Tabby
Sabrina Stoessinger


Sometimes I want the baby dead.

She mentions this sporadically as she ripens. It’s taken awhile but now I’m accustomed to her public outbursts, the bystanders confused and shocked glares. They plead silently with me, eyebrows raised, heads tilted. Isn’t there something I should be doing to stop her? What kind of woman says things like this in the organic fruit section? I only pause to meet their eyes, occasionally smile and continue on. The shopping basket hooked into the bend of my arm, my best friend and my baby.

I’m aware I can’t control any of it. But I keep trying. I present offerings daily, wishing to appease her. Occasionally something strikes her interest and she snatches it up, hoards it away for the days when she will no longer be worshipped. There seems to be no reason for what is favoured, is coveted as a treasure; just when I think I’ve discovered a pattern or a preference the next one is rejected. The unworthy are burned. Flung against the wall. She threw the amethysts in with the goldfish.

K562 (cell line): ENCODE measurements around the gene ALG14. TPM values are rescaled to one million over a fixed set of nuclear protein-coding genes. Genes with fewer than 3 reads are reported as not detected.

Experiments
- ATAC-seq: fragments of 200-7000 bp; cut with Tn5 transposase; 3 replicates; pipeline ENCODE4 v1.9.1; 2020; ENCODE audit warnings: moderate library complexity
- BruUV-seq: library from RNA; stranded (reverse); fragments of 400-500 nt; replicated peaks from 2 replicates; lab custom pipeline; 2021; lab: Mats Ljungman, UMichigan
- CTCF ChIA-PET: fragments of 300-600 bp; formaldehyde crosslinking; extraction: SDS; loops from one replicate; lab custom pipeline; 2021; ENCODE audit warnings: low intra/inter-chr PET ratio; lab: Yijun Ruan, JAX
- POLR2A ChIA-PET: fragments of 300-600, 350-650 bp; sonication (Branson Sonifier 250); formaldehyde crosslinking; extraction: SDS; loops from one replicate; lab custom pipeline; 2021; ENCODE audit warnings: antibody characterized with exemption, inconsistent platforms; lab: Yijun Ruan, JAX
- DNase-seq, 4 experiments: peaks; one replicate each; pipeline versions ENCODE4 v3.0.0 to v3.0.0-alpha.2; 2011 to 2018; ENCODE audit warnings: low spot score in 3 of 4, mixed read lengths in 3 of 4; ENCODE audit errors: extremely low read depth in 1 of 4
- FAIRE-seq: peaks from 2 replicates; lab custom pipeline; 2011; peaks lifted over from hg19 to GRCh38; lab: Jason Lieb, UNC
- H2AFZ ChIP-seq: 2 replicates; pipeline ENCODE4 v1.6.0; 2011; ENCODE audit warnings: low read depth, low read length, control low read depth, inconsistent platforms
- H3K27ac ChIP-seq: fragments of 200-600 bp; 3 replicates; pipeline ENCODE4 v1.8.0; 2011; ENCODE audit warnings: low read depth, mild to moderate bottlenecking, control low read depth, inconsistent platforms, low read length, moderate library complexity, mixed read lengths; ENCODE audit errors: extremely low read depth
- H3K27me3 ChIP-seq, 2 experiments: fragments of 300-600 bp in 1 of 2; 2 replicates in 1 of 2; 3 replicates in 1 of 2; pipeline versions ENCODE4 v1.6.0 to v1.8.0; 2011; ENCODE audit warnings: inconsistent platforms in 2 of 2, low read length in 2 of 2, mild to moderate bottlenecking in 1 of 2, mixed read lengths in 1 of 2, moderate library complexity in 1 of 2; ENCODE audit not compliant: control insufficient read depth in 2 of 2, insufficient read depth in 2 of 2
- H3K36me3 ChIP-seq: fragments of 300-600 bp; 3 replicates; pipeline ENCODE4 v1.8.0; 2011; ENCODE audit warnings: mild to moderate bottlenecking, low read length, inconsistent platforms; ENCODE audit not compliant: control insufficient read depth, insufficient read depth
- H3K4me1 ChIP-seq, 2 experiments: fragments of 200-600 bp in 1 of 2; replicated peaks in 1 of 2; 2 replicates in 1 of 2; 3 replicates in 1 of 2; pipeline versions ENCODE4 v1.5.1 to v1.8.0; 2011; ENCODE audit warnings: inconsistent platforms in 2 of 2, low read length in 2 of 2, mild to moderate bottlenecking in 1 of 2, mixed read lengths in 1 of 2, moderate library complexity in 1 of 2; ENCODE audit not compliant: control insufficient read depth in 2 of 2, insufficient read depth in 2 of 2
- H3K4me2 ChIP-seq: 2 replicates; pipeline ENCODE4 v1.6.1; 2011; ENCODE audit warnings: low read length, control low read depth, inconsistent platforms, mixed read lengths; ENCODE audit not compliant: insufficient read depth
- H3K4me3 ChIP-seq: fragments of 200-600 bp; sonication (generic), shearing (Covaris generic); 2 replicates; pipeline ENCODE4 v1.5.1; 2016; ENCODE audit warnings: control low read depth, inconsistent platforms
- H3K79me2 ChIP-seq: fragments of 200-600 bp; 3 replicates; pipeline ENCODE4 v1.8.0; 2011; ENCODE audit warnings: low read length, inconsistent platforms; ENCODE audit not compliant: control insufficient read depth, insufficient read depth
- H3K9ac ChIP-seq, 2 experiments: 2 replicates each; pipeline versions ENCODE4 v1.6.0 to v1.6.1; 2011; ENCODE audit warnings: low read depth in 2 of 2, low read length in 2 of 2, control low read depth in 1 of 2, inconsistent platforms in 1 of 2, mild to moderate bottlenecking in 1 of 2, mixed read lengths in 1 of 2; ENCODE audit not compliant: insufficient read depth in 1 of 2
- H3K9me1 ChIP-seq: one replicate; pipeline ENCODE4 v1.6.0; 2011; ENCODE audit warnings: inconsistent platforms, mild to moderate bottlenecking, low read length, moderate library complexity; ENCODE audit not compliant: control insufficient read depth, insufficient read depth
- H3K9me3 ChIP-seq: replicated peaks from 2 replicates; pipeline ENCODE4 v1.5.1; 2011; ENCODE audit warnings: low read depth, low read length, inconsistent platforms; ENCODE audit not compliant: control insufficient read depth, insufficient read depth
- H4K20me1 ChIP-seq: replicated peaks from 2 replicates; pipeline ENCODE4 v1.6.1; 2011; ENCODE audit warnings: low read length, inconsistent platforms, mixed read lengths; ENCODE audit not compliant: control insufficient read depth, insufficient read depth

I read somewhere that pregnant women suffer from memory problems. Perhaps that’s why she keeps recounting the story from when she was eight. Or maybe seven. She’s not really sure. A stray in the neighbourhood disappeared to have kittens, never to be seen again. Years later her father was renovating the porch and they found five tiny skeletons. She says she can’t remember the rest.

I rush to her apartment this morning to tell her the perfect baby name. I ring the bell three times before I can finally hear the hard rubber of her soles scraping across the floor. She cracks the door just enough so I can see her face and the same shirt I’ve seen all week. She’s so swollen, the shirt so tight, hints of her belly-button poke through. She half-heartedly repeats the name, butchering the pronunciation. I try to correct her, breaking the syllables down. No point anyway, she says and shuts the door.



Sabrina Stoessinger has a nasty addiction to Wordscraper on Facebook and wishes you would hurry up and invite her to a game already. Her fiction and poetry have been published in numerous journals, both online and in print. She has work forthcoming in Contemporary Verse 2 and filling Station.